The agitation effect produced by the bubbles of glycol vapor which rise in the reaction mixture within the tubes and in the hold tank produces good surface renewal in the reaction mixture. At the same time, the glycol vapor is substantially freed from diglycol terephthalate and oligomeric portions due to the washing effect of the supernatant liquid.

The major portion of the heat required to heat the reaction mixture and evaporate the volatile portions thereof is applied to the reaction mixture while it is passing through the tubes. Conveniently, at least and preferably of the required heating surface is formed by the inner surface of the tubes themselves. This ensures rapid transfer of heat to the reaction mixture, since the ratio of effective heating area to volume of reaction mixture is most favorable within the tubes. Any additional heat required may be applied by heating surfaces in the hold tank.

It is particularly advantageous for the entire transfer of heat to take place in the tubes, the hold tank being only sufficiently heated to maintain the temperature of the reaction mixture as achieved within the tubes.

The tubes are conveniently surrounded by a common heating jacket for the vaporous or liquid heating medium. Preferably the heating medium is one which is vaporous at the temperatures used, such as the eutectic mixture of diphenyl and diphenyl ether. The temperature of the heated tubes is generally about 10 C. above the desired reaction temperature. If the temperature is too high, the product will be injured thermally, and if it is too low, the degree of condensation achieved will be too low.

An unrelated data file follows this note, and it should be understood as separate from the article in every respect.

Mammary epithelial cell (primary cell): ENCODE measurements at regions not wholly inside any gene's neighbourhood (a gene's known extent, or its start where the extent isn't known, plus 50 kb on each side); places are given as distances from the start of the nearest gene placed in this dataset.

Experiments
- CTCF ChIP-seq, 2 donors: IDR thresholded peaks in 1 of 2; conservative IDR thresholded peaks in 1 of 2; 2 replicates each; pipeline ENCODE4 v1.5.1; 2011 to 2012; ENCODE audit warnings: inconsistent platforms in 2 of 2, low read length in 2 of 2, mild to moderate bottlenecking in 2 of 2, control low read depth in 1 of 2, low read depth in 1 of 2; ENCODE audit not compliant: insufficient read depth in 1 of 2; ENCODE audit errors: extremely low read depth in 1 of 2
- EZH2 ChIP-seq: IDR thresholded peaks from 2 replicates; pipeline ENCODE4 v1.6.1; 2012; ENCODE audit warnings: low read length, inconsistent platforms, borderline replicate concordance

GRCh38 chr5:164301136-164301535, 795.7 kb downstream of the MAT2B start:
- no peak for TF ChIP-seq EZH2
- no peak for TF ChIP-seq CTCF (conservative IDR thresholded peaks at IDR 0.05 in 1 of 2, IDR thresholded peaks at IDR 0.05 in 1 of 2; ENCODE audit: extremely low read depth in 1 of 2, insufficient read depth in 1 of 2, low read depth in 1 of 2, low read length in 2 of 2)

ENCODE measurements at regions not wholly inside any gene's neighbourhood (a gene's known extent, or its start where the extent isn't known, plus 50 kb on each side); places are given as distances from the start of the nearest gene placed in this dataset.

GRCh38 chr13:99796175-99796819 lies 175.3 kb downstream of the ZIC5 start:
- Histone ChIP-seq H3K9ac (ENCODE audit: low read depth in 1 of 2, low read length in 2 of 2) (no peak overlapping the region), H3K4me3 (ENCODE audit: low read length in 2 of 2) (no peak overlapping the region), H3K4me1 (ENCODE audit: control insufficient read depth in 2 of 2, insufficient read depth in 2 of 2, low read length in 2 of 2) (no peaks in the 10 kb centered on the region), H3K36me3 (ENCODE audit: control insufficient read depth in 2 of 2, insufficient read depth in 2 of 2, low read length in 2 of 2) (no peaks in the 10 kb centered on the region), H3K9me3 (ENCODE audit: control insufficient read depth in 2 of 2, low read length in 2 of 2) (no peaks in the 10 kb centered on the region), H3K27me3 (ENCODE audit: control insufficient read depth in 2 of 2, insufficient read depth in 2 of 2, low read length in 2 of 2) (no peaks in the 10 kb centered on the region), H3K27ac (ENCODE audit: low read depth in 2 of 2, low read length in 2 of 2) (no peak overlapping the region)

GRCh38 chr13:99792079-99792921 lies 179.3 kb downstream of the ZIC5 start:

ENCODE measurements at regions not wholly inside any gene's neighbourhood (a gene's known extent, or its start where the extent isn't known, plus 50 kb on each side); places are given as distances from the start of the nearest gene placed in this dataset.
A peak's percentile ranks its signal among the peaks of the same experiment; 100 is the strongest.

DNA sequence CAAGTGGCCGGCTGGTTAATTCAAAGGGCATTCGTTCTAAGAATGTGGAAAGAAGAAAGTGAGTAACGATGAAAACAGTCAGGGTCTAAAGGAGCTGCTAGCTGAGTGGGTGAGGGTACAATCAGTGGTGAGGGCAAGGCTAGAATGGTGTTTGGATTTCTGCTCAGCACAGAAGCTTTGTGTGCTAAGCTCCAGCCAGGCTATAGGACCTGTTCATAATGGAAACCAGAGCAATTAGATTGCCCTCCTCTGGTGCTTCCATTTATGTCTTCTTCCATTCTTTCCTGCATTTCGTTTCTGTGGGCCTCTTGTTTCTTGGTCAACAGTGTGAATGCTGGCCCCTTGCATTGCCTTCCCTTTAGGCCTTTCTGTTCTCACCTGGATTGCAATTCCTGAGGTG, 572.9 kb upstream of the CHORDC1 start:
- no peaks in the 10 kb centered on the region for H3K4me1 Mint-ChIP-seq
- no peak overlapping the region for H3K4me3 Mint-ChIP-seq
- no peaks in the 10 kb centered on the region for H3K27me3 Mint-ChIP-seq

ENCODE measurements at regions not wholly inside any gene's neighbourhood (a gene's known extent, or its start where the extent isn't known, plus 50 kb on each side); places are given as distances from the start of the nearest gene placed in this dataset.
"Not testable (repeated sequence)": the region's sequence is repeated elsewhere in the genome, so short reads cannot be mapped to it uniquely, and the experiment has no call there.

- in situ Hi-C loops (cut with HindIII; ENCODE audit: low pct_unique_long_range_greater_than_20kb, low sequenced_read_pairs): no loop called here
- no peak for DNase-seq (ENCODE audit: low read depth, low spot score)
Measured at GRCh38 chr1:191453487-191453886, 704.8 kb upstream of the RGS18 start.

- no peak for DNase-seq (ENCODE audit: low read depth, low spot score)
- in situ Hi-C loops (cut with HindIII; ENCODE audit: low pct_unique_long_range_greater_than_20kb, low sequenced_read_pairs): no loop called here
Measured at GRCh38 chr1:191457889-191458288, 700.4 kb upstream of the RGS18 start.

The overall length of the tubes influences, above all, the amount of terephthalic acid lost due to the evaporation of diglycol terephthalate and oligomers. The amount of lost acid decreases as the length increases. On the other hand, the condensation effect based on the average residence time of the product in the reactor may decrease with increasing length of the tubes so that there is an optimum range of tube lengths. This is generally between 2 and 10 meters, in particular between 3 and 7 meters. The inside diameter of the tubes is conveniently from 10 to mm., advantageously from 20 to 60 mm. The cross-section of the tubes may be constant over their length.

The vacuum applied to the hold tank may be varied within wide limits. If it is too weak, the condensation effect is inadequate, and if it is too strong, one effect is an increase in the loss of terephthalic acid and another result is that the withdrawal of the large volumes of vapor presents increasing technical difiiculties. In general, the vacuum is conveniently between 0.1 and 600 mm., preferably between 0.1 and 100 mm. of Hg. The optimum vacuum may be readily determined within the range given by simple experiment.